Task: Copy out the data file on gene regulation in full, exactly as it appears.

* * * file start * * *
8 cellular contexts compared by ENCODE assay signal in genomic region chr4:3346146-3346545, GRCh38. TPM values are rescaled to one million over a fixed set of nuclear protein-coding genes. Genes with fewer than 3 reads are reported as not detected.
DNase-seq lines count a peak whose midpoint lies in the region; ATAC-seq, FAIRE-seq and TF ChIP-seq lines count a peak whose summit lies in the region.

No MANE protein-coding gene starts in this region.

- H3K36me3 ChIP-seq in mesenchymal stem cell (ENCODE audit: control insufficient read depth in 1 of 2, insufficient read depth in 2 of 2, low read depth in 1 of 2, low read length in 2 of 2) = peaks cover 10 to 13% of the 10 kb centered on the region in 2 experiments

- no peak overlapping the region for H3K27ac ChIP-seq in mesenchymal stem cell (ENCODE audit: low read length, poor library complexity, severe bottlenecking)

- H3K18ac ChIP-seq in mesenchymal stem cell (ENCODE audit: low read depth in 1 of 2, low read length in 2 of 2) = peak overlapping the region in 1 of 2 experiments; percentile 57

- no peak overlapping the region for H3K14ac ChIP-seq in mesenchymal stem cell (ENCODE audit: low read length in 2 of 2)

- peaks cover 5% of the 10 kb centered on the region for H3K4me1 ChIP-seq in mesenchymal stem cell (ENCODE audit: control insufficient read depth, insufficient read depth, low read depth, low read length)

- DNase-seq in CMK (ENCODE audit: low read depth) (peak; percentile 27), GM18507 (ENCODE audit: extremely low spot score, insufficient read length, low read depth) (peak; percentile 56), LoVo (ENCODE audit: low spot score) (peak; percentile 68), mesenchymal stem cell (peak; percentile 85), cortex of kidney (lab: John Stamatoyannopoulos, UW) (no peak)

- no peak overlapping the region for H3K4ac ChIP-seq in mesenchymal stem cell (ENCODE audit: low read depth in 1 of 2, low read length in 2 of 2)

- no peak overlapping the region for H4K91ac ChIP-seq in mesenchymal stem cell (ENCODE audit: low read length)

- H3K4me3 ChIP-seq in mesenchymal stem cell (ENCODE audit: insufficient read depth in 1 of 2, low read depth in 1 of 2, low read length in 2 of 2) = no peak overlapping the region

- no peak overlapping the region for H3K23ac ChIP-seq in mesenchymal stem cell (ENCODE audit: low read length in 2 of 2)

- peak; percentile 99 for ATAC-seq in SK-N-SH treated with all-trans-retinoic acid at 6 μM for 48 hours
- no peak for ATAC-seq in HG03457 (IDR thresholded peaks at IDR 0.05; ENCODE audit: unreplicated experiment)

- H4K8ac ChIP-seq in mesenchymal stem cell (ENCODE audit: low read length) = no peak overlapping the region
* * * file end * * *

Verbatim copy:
8 cellular contexts compared by ENCODE assay signal in genomic region chr4:3346146-3346545, GRCh38. TPM values are rescaled to one million over a fixed set of nuclear protein-coding genes. Genes with fewer than 3 reads are reported as not detected.
DNase-seq lines count a peak whose midpoint lies in the region; ATAC-seq, FAIRE-seq and TF ChIP-seq lines count a peak whose summit lies in the region.

No MANE protein-coding gene starts in this region.

- H3K36me3 ChIP-seq in mesenchymal stem cell (ENCODE audit: control insufficient read depth in 1 of 2, insufficient read depth in 2 of 2, low read depth in 1 of 2, low read length in 2 of 2) = peaks cover 10 to 13% of the 10 kb centered on the region in 2 experiments

- no peak overlapping the region for H3K27ac ChIP-seq in mesenchymal stem cell (ENCODE audit: low read length, poor library complexity, severe bottlenecking)

- H3K18ac ChIP-seq in mesenchymal stem cell (ENCODE audit: low read depth in 1 of 2, low read length in 2 of 2) = peak overlapping the region in 1 of 2 experiments; percentile 57

- no peak overlapping the region for H3K14ac ChIP-seq in mesenchymal stem cell (ENCODE audit: low read length in 2 of 2)

- peaks cover 5% of the 10 kb centered on the region for H3K4me1 ChIP-seq in mesenchymal stem cell (ENCODE audit: control insufficient read depth, insufficient read depth, low read depth, low read length)

- DNase-seq in CMK (ENCODE audit: low read depth) (peak; percentile 27), GM18507 (ENCODE audit: extremely low spot score, insufficient read length, low read depth) (peak; percentile 56), LoVo (ENCODE audit: low spot score) (peak; percentile 68), mesenchymal stem cell (peak; percentile 85), cortex of kidney (lab: John Stamatoyannopoulos, UW) (no peak)

- no peak overlapping the region for H3K4ac ChIP-seq in mesenchymal stem cell (ENCODE audit: low read depth in 1 of 2, low read length in 2 of 2)

- no peak overlapping the region for H4K91ac ChIP-seq in mesenchymal stem cell (ENCODE audit: low read length)

- H3K4me3 ChIP-seq in mesenchymal stem cell (ENCODE audit: insufficient read depth in 1 of 2, low read depth in 1 of 2, low read length in 2 of 2) = no peak overlapping the region

- no peak overlapping the region for H3K23ac ChIP-seq in mesenchymal stem cell (ENCODE audit: low read length in 2 of 2)

- peak; percentile 99 for ATAC-seq in SK-N-SH treated with all-trans-retinoic acid at 6 μM for 48 hours
- no peak for ATAC-seq in HG03457 (IDR thresholded peaks at IDR 0.05; ENCODE audit: unreplicated experiment)

- H4K8ac ChIP-seq in mesenchymal stem cell (ENCODE audit: low read length) = no peak overlapping the region